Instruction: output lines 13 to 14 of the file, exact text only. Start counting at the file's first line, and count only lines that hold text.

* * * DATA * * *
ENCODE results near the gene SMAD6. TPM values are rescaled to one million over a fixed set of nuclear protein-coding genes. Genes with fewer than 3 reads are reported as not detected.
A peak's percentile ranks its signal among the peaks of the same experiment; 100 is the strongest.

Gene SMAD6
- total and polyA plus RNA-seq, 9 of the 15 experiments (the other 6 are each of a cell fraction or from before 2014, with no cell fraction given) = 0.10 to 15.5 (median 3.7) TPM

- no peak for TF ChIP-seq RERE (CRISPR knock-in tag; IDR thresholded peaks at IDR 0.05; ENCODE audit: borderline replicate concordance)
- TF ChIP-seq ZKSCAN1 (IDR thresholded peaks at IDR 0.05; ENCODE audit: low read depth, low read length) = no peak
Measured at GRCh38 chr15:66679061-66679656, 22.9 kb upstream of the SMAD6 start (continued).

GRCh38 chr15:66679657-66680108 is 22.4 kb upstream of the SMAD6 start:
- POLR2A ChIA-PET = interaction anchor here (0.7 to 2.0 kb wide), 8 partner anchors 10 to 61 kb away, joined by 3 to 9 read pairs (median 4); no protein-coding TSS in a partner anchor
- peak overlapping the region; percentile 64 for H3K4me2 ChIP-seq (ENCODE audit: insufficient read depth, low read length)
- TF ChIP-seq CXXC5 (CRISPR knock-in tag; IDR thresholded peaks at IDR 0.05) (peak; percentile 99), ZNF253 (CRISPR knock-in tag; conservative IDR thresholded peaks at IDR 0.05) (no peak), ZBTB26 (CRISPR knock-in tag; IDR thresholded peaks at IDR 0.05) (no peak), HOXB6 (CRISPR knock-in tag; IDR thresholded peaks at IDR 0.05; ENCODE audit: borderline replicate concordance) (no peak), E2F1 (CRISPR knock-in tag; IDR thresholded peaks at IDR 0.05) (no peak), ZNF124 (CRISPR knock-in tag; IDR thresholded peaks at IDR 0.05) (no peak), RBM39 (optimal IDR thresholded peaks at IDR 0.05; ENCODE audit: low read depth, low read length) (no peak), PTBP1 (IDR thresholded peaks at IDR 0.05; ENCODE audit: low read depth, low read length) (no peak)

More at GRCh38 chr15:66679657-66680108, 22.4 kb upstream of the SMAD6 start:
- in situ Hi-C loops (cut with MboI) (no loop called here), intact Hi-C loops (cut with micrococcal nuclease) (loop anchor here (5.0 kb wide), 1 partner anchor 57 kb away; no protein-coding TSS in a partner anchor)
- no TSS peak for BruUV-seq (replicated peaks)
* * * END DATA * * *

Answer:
- in situ Hi-C loops (cut with MboI) (no loop called here), intact Hi-C loops (cut with micrococcal nuclease) (loop anchor here (5.0 kb wide), 1 partner anchor 57 kb away; no protein-coding TSS in a partner anchor)
- no TSS peak for BruUV-seq (replicated peaks)